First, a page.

THE CULTURE GAP: Life in America is a study in contrasts. “For most Americans,” says political historian Theodore White, “life has gotten better, in every way, than 20 years ago. Schools are better. The food is better. Architecture is better. Vacations are longer. Circumstances of daily life are more and more comfortable, except for what the draft does to their boys and inflation does to their wages. On the other hand, in New York we journalists stress not the present progress but the problems of the near and distant future. There is pollution, racial discrimination, violence, traffic, all sorts of problems. This New York analysis of our environment stems from areas where the institutional crisis is most acute, yet it’s heard by the people who live in the old environment and are not nearly so disturbed. That is the cultural gap.”
THE SCORECARD: Because of the danger of sniper attacks, a 70-year-old tradition of New York policemen mustering in front of their station houses at the beginning of each shift has been discontinued. “Out in the open,” explained one cop, “we were sitting ducks.” Violence on one side provokes a violent response. “I’m getting to feel like I’d actually enjoy going out and shooting some of these people,” said a Chicago salesman after a student demonstration. “They’re trying to destroy everything I’ve worked for — for myself, my wife and my children.” A sign carried by a New York construction worker during a recent demonstration read: “National Guard: 4 — Kent: 0.”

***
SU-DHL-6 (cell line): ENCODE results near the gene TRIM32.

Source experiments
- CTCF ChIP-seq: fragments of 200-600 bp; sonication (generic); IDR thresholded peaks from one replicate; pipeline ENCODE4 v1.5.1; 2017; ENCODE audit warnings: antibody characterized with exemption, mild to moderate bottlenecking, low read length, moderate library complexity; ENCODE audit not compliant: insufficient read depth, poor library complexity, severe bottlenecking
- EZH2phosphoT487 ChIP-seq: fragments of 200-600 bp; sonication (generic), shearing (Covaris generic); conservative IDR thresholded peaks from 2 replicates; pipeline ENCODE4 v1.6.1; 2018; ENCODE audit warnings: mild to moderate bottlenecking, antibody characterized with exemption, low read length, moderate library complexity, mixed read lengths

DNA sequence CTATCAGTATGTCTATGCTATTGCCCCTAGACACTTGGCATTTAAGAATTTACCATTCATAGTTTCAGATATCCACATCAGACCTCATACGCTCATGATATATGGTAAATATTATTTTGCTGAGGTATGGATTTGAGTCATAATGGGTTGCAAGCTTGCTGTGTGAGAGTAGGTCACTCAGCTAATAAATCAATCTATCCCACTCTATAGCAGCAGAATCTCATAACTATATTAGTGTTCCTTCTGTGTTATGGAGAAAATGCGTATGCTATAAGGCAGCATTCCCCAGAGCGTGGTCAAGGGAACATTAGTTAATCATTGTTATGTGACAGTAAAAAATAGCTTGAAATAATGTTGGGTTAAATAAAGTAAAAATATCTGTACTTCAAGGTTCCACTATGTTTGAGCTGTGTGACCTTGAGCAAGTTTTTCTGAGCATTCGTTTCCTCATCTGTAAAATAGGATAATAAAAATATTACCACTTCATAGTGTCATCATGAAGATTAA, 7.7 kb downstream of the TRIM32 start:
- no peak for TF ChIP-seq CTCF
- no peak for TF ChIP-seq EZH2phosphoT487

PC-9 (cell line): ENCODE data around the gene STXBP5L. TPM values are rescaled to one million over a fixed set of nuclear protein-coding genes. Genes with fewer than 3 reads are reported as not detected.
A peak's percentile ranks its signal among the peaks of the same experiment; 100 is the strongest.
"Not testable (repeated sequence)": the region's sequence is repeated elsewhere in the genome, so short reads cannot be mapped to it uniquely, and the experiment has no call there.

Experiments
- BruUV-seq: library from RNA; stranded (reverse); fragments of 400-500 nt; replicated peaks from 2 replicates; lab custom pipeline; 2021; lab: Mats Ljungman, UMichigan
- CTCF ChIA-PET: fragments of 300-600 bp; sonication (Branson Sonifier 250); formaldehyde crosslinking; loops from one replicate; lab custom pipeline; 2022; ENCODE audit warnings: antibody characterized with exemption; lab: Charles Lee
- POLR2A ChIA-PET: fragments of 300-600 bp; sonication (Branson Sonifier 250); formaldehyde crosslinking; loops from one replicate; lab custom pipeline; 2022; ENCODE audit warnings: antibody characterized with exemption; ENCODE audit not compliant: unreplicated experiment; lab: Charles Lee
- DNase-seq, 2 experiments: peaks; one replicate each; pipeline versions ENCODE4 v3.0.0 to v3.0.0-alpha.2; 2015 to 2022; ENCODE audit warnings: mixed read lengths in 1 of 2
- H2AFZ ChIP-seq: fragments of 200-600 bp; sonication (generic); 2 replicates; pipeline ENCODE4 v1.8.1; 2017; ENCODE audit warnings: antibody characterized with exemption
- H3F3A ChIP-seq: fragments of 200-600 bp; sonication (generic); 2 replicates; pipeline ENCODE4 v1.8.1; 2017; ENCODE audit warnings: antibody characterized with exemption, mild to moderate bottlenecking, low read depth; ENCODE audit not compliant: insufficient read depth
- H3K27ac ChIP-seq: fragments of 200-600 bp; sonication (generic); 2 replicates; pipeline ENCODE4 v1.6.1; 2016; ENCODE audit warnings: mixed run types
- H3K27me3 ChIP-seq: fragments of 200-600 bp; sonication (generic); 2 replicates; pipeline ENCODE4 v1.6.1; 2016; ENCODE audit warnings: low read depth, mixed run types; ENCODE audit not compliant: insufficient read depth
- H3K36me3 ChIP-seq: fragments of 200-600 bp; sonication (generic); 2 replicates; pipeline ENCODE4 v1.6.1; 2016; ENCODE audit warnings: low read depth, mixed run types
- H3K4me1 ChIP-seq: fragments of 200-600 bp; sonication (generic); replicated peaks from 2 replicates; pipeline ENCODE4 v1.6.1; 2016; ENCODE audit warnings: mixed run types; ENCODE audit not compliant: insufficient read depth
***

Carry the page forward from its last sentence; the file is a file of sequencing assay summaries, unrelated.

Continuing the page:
Can Canada avoid the U.S.A.’s political upheavals?
Author Jane Jacobs, an American urban-affairs critic, two years resident in Toronto: Yes — if government will “respond to human beings, not to big-business groups.” The U.S. lesson? For years American authorities “have toadied to special interests (such as apartment developers), displaying contempt for the people and ignoring their legitimate demands.”
Can Canadians avoid such frustrations?
University of Toronto economist and author James Lorimer: Perhaps — “if people can be persuaded that there’s some point in being politically active.”